12. A computer program product comprising program code means stored on a computer readable medium for performing all steps of anyone of the claims 1-10 when said program product is run on a computer.
13. A computer system for implementing a method for timing a regeneration process or for regeneration of an exhaust gas system of a vehicle engine comprising a memory for storing program code means and a processor operable to run said program code means for performing all the steps of any one of the claims 1-10.
PCT/EP2013/001558 2013-05-27 2013-05-27 Method for timing of a regeneration process WO2014191008A1 (en)

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RU2015155647A RU2015155647A (en) 2013-05-27 2013-05-27 Method for determining the time of starting the regeneration process
EP17191412.0A EP3284921B1 (en) 2013-05-27 2013-05-27 Method for timing of a regeneration process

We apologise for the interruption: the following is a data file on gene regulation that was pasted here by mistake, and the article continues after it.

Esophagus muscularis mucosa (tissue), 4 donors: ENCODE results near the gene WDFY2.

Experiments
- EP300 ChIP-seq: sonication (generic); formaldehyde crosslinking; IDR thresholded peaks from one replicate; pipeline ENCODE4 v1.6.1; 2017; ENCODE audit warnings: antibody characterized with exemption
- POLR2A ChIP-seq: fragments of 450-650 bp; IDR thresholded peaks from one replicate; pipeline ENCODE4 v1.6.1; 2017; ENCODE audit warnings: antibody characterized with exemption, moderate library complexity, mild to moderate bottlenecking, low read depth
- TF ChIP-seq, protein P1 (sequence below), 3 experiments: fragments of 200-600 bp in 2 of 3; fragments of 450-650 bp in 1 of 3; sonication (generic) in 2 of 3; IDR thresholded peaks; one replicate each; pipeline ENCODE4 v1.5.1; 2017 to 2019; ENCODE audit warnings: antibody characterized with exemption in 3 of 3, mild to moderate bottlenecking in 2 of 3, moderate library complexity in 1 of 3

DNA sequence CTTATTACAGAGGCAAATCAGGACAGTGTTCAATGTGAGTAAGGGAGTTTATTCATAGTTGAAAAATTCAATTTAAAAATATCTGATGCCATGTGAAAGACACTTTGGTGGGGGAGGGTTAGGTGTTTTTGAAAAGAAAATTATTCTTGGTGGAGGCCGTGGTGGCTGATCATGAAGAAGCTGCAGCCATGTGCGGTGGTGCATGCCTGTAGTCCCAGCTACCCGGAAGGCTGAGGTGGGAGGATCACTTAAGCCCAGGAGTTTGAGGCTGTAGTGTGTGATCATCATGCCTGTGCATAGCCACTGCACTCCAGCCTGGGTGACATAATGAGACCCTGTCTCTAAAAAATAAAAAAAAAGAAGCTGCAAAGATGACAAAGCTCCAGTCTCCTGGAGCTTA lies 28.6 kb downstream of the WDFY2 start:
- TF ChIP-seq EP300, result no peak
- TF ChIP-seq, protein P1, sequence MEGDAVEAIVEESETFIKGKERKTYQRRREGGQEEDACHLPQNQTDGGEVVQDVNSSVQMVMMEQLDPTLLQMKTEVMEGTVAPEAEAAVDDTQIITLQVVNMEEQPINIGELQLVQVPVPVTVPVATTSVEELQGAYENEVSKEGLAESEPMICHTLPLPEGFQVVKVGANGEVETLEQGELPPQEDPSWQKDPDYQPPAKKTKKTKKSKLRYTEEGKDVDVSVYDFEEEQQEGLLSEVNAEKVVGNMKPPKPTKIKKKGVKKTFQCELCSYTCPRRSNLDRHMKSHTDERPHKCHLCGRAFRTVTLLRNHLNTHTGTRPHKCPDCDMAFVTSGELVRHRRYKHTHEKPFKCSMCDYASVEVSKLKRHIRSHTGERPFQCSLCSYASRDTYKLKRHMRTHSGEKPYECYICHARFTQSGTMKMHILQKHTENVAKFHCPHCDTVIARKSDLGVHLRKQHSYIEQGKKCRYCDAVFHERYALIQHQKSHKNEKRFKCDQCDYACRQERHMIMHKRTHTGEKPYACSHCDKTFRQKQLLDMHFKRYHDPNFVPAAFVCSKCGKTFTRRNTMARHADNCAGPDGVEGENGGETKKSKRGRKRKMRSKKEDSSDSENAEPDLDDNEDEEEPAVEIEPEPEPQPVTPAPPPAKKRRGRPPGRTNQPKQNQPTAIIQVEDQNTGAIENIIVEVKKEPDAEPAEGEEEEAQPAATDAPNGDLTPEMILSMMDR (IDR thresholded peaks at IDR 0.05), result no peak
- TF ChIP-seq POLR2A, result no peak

EP13726683.9A EP3004583B1 (en) 2013-05-27 2013-05-27 Method for timing of a regeneration process
CN201380076896.5A CN105339622B (en) 2013-05-27 2013-05-27 The opportunity selection method of regenerative process
BR112015029677A BR112015029677A2 (en) 2013-05-27 2013-05-27 method for timing a regeneration process
EP17191423.7A EP3284922B1 (en) 2013-05-27 2013-05-27 Method for timing of a regeneration process
US14/893,108 US20160131011A1 (en) 2013-05-27 2013-05-27 Method for timing a regeneration process
JP2016515663A JP6178501B2 (en) 2013-05-27 2013-05-27 How to time the playback process
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BR112015029677A2 (en) 2017-07-25
EP3004583A1 (en) 2016-04-13
EP3004583B1 (en) 2017-10-25
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US20160131011A1 (en) 2016-05-12
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EP3284921A1 (en) 2018-02-21